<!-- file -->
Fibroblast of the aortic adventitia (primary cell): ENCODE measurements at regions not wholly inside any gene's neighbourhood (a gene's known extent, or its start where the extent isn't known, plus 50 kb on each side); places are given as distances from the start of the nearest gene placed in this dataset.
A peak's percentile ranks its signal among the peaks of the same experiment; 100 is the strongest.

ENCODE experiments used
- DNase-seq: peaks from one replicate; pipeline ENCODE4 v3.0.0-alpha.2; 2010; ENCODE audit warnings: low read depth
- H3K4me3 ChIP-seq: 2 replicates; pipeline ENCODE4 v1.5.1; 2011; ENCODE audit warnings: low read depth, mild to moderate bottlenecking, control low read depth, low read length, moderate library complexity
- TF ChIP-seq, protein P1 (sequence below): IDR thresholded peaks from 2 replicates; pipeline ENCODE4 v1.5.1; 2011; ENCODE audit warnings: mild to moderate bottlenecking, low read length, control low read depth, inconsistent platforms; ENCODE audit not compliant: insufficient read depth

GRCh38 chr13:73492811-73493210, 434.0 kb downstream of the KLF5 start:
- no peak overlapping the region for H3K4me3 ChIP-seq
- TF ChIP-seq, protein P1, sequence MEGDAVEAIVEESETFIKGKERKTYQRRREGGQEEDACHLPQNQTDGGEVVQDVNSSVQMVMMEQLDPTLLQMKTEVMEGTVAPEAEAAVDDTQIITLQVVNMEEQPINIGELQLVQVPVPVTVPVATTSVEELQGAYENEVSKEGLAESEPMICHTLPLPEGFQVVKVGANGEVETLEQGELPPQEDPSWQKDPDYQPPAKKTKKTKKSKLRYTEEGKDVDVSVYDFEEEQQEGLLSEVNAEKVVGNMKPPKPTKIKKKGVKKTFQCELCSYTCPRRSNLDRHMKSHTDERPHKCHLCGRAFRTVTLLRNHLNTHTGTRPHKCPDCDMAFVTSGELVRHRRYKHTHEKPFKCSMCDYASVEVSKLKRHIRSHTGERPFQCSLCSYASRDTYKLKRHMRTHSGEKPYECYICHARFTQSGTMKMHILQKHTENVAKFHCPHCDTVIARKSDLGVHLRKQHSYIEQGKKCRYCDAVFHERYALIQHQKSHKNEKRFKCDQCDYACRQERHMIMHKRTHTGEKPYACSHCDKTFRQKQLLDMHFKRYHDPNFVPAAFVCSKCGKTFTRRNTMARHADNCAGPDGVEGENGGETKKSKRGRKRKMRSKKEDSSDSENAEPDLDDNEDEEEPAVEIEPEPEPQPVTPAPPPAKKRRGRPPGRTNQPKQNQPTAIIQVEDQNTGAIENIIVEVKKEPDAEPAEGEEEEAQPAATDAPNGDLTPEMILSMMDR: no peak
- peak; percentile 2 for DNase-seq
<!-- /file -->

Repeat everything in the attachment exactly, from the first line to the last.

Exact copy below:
Fibroblast of the aortic adventitia (primary cell): ENCODE measurements at regions not wholly inside any gene's neighbourhood (a gene's known extent, or its start where the extent isn't known, plus 50 kb on each side); places are given as distances from the start of the nearest gene placed in this dataset.
A peak's percentile ranks its signal among the peaks of the same experiment; 100 is the strongest.

ENCODE experiments used
- DNase-seq: peaks from one replicate; pipeline ENCODE4 v3.0.0-alpha.2; 2010; ENCODE audit warnings: low read depth
- H3K4me3 ChIP-seq: 2 replicates; pipeline ENCODE4 v1.5.1; 2011; ENCODE audit warnings: low read depth, mild to moderate bottlenecking, control low read depth, low read length, moderate library complexity
- TF ChIP-seq, protein P1 (sequence below): IDR thresholded peaks from 2 replicates; pipeline ENCODE4 v1.5.1; 2011; ENCODE audit warnings: mild to moderate bottlenecking, low read length, control low read depth, inconsistent platforms; ENCODE audit not compliant: insufficient read depth

GRCh38 chr13:73492811-73493210, 434.0 kb downstream of the KLF5 start:
- no peak overlapping the region for H3K4me3 ChIP-seq
- TF ChIP-seq, protein P1, sequence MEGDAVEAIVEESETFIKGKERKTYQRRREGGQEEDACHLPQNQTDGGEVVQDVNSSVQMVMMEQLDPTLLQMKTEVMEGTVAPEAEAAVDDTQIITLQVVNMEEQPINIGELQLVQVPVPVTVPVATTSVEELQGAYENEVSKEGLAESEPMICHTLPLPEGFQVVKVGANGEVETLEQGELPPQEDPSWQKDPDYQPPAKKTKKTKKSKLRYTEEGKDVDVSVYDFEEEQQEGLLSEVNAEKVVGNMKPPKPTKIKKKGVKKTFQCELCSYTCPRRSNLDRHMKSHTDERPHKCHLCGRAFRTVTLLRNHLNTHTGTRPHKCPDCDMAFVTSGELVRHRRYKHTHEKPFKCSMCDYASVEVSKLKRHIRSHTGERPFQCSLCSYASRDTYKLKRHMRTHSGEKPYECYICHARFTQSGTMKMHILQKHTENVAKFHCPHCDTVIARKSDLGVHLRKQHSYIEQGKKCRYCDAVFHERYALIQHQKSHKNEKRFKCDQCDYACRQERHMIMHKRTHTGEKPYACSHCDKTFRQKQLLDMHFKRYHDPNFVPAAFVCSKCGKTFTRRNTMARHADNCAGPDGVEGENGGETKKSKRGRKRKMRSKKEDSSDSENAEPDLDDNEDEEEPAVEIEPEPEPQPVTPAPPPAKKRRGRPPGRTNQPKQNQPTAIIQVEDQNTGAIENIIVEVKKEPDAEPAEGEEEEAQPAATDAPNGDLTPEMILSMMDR: no peak
- peak; percentile 2 for DNase-seq